“In my work most of the content is ‘hidden underneath.’ In the face of the young beautiful woman you see a middle-aged overweight woman in a messy bathroom. This invites you to reflect over what growing older means to a beautiful woman.”

In painting an imaginary, ageing Marilyn Monroe, Isheden presents two related themes of Western visual culture: beauty as it is embodied by the female form and the meanings this embodiment might sustain. Isheden’s portrait of Norma Stitz, situated by its title within the tradition of Venus paintings, explores these two themes with its referential visual overlays.


In “The Venus of Arlington (Norma Stitz)” (2008; image right) the subject is clothed rather than nude, as is traditional for images depicting Venuses and Odalisques. However, her clothes draw attention to her voluptuous form rather like the drapes and sheets in other Venus images. The clothes worn by our Venus are comfortable.  She is not the wasted prostitute of Montmarte nor is she the fleshy concubine of court. This is a Venus who lives the ordinariness of our modern world. However, she is not the airbrushed, slender blonde considered a normative beauty by many magazine covers.Venus of Arlington

Stitz poses next to a section of the late fifteenth century Cluny Tapestry, ‘À Mon Seul Désir.’ Considered one of the great treasures of Western visual culture, it falls outside the conventional High Art canon. Likewise, the statue of the Willendorf woman, previously known as the Venus of Willendorf (c. 25,000 BCE), is another visual treasure referenced in the image that falls outside this canon. Stitz’s voluptuous beauty, these referenced treasures and, indeed, Isheden’s style – described as “a mixture of refinement and vulgarity” – gather together in a figurative corner where they create their own, new visual magic.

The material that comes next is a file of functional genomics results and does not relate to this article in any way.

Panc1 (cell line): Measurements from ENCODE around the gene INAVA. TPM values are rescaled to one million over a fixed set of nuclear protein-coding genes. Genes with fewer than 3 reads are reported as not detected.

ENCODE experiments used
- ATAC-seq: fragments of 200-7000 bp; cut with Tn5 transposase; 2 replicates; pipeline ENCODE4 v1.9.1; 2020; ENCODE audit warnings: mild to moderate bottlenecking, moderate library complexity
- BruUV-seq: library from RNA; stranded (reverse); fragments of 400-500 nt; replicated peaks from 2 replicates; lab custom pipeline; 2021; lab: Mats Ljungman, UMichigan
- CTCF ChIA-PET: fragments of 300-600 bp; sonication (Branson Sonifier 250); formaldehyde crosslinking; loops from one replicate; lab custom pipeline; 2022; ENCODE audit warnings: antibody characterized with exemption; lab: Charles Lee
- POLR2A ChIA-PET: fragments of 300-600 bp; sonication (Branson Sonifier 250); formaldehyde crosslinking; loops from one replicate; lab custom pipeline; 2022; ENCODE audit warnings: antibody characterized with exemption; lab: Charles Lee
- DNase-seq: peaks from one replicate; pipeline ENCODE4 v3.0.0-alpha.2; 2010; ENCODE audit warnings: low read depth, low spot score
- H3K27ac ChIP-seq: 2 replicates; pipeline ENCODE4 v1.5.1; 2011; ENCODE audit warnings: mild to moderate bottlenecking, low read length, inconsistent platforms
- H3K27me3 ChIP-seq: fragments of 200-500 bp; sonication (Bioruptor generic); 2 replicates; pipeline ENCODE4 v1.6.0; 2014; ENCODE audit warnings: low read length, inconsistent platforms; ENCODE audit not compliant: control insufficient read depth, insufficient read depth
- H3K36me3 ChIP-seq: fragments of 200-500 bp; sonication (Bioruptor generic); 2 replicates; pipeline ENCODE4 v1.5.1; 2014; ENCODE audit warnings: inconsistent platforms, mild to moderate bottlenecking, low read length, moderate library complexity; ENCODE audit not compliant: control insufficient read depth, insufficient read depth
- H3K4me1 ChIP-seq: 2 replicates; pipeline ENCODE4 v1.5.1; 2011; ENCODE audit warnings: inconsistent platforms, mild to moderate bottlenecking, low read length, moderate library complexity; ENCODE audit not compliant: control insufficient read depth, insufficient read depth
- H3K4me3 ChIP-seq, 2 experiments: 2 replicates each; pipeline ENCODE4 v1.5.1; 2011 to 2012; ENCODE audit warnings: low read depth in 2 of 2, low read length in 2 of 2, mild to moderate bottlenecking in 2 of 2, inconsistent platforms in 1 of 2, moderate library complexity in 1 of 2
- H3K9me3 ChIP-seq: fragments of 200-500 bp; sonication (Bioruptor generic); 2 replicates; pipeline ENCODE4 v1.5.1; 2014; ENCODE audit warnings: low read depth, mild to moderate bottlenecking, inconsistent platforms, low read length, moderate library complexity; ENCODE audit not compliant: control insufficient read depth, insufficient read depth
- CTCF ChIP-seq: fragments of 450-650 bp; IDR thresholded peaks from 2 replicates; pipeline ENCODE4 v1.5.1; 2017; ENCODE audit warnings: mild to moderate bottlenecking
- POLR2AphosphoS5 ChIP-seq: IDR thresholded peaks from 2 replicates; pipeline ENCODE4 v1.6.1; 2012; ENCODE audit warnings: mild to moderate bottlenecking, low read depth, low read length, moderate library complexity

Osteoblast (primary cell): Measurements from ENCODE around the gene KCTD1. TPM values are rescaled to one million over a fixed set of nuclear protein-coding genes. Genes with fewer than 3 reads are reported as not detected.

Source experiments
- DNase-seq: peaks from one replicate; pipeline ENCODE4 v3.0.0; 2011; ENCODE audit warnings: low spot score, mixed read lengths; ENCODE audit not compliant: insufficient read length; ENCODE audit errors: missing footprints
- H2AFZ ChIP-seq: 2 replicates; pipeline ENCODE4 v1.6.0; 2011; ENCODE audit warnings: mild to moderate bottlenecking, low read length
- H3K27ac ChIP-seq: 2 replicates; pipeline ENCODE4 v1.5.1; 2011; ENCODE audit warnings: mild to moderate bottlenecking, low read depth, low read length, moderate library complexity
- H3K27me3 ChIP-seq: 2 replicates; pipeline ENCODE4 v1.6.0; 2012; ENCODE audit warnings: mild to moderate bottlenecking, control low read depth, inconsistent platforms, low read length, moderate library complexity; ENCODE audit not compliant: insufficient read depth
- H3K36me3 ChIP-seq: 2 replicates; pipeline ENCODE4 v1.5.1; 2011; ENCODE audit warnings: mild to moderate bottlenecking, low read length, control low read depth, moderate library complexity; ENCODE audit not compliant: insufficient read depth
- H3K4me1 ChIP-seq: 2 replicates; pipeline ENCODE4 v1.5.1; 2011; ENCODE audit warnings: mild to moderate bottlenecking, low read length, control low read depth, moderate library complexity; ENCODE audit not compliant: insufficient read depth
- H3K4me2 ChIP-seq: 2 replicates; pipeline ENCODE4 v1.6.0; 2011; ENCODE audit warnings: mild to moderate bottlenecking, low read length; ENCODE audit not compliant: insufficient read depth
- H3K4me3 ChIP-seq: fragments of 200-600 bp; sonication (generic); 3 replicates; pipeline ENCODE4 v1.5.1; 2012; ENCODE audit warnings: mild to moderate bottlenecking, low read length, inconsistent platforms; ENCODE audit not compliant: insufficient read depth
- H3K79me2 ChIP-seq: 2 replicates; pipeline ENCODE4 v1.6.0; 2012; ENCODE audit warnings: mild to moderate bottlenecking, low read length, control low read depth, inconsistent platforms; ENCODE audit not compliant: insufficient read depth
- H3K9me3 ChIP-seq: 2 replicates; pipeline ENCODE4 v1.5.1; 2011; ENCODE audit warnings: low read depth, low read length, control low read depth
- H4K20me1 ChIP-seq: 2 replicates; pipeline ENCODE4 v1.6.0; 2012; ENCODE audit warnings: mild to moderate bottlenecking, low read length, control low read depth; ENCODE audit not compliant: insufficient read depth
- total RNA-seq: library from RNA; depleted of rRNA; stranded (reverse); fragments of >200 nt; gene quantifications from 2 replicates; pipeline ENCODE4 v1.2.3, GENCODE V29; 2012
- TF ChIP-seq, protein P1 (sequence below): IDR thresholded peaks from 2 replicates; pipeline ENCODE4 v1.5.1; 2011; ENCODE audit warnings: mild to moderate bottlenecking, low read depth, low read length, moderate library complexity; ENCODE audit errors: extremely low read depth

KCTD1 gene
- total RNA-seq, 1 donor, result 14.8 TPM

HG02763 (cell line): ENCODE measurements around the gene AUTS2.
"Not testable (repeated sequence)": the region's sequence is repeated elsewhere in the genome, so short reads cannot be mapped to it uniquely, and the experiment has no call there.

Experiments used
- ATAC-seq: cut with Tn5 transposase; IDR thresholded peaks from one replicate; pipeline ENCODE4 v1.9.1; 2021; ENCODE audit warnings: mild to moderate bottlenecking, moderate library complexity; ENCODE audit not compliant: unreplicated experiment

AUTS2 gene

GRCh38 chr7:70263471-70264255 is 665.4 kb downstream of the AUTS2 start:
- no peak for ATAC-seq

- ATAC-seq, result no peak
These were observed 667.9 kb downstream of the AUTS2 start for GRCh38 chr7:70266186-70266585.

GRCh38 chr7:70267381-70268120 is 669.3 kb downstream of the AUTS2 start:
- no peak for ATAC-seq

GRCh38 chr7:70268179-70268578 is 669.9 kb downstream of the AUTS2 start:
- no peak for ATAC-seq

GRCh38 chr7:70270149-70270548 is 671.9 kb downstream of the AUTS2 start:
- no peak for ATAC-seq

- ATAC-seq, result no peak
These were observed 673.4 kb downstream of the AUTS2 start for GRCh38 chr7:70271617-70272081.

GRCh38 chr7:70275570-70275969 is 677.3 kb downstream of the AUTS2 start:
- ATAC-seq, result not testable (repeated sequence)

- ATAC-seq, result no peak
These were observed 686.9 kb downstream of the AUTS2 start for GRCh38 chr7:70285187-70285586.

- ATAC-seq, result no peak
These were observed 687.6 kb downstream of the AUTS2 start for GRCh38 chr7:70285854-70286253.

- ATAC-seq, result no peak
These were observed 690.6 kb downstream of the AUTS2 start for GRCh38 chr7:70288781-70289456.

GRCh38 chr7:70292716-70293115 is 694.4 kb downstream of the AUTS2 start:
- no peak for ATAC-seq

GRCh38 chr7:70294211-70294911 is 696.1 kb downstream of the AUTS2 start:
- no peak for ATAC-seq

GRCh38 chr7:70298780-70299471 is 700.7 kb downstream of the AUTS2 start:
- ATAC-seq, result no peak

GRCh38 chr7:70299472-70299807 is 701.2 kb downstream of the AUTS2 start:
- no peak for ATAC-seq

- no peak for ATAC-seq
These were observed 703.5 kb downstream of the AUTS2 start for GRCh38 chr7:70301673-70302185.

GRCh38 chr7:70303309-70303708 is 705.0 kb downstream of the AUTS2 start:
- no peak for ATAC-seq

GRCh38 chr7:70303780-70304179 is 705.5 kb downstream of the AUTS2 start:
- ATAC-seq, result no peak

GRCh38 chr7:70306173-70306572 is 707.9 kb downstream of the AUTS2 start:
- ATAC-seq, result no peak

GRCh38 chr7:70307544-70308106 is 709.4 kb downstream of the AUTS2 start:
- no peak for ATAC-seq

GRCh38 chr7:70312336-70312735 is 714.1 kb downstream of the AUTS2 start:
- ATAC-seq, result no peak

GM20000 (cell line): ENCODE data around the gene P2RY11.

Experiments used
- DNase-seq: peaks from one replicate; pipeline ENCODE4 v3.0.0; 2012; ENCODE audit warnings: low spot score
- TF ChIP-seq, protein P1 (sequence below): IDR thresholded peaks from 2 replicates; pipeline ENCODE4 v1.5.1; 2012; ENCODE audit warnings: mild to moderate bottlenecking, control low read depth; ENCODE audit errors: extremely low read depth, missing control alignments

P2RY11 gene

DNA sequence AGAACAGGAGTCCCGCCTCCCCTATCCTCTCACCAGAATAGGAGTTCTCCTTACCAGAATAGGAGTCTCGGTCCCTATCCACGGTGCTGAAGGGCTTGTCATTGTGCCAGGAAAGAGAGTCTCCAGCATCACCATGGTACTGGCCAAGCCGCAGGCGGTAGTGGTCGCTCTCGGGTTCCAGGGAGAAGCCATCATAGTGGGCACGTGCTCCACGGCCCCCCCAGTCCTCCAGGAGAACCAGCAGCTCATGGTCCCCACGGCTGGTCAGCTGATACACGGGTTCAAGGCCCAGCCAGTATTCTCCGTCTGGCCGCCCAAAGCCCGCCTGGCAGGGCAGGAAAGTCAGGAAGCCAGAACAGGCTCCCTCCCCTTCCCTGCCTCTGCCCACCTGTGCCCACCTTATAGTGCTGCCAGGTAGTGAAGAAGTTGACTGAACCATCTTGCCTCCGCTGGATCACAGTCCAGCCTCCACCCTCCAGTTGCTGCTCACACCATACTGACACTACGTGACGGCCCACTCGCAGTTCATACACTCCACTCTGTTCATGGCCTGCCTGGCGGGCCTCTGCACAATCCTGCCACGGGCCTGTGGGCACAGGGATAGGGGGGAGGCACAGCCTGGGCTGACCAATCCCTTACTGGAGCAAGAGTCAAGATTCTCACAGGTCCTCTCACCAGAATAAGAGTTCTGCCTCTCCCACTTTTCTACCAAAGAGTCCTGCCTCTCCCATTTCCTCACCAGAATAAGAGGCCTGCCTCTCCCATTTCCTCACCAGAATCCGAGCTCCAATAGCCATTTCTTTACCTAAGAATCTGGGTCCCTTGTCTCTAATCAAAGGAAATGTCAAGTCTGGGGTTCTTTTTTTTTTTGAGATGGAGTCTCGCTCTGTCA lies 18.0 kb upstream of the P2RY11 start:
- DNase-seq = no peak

Stitz had requested that Isheden paint her and declared the result, “closest to my true image.” This paired with suggestions that the Willendorf figure may be a self-portrait adds further echoes. “Venus of Arlington’s” allusion to the Willendorf woman therefore fuses ancient fertility rituals with a mode of self-representation. Viewers have commented on this visual sustenance, with one online fan unwittingly referencing language of ancient earth goddess traditions: “Dear Per-Inge, Norma is wonderful. She is like one of your ripe pieces of fruit begging to be bitten into. How wonderful for her to have been touched by your brush.” Through this representation of herself, Stitz – our Venus – has gifted to the artist and a modern Post-industrial humanity, a renewed visual fecundity.


“Venus of Arlington,” “Artist and Model,” “Outside NK” and “Inferno” present visual escapades both in subject narrative, composition and references. Isheden’s work is deceptively unpretentious. Yet, it consciously and conspicuously wears an impish manteau of representational and aesthetic traditions. Fan Renate Kauffman notes of “Inferno” what can be said about many of Isheden’s layered panoramas, “It presents a complete story, while still casting questions about the scene. I could hardly take my gaze from this work.” With their mini-storylines writ in swirling composition, Isheden’s puckish paintings draw us in and we cannot but be touched by his brush.

You can view more of Isheden’s masterful paintings and learn more about his prolific career at

You can read more of my writing in my recently published volume of poetry, SHINING IN BRIGHTNESS. It is available for preview and purchase at

For more of my comments on art, visual culture and things puckish, follow me on Twitter. I’m @BeadedQuill

The hummingbird stands for love

In old Dutch paintings

a green-winged hummingbird

might stand for love

when it’s on the inside of a pane of glass.

Hovering outside, it signifies the woman within

has been betrayed.

How would you know this

were it not for the scholars and books?

You would have to be Dutch from 1656.

In my notebook, this poem is preceded and followed by a few lines.

Preceding is a criticism, “There you go doing that thing again, where you write something obscure that no-one else can understand. What’s in your mind?”

After the last lines of the poem, are these comments, mine:

You expect  some easy icons

Tins to pick from Tesco shelves

Or marked down shoes from TKMaxx

My poetry’s just not like that.